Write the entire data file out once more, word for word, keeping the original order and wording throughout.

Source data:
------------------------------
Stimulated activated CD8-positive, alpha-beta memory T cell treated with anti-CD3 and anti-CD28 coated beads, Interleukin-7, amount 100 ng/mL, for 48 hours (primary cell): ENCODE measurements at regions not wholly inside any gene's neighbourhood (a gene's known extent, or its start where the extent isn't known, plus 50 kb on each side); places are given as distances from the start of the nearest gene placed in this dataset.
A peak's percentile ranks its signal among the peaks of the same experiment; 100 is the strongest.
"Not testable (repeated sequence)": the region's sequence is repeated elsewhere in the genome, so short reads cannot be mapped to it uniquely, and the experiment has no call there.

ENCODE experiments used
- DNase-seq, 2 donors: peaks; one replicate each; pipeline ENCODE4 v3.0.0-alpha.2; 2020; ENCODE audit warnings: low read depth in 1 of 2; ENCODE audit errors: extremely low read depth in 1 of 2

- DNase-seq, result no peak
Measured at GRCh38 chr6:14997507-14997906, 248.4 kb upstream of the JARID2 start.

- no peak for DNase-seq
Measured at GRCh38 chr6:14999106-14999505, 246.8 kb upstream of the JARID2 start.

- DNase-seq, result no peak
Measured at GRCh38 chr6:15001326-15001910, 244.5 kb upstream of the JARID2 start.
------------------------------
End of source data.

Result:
Stimulated activated CD8-positive, alpha-beta memory T cell treated with anti-CD3 and anti-CD28 coated beads, Interleukin-7, amount 100 ng/mL, for 48 hours (primary cell): ENCODE measurements at regions not wholly inside any gene's neighbourhood (a gene's known extent, or its start where the extent isn't known, plus 50 kb on each side); places are given as distances from the start of the nearest gene placed in this dataset.
A peak's percentile ranks its signal among the peaks of the same experiment; 100 is the strongest.
"Not testable (repeated sequence)": the region's sequence is repeated elsewhere in the genome, so short reads cannot be mapped to it uniquely, and the experiment has no call there.

ENCODE experiments used
- DNase-seq, 2 donors: peaks; one replicate each; pipeline ENCODE4 v3.0.0-alpha.2; 2020; ENCODE audit warnings: low read depth in 1 of 2; ENCODE audit errors: extremely low read depth in 1 of 2

- DNase-seq, result no peak
Measured at GRCh38 chr6:14997507-14997906, 248.4 kb upstream of the JARID2 start.

- no peak for DNase-seq
Measured at GRCh38 chr6:14999106-14999505, 246.8 kb upstream of the JARID2 start.

- DNase-seq, result no peak
Measured at GRCh38 chr6:15001326-15001910, 244.5 kb upstream of the JARID2 start.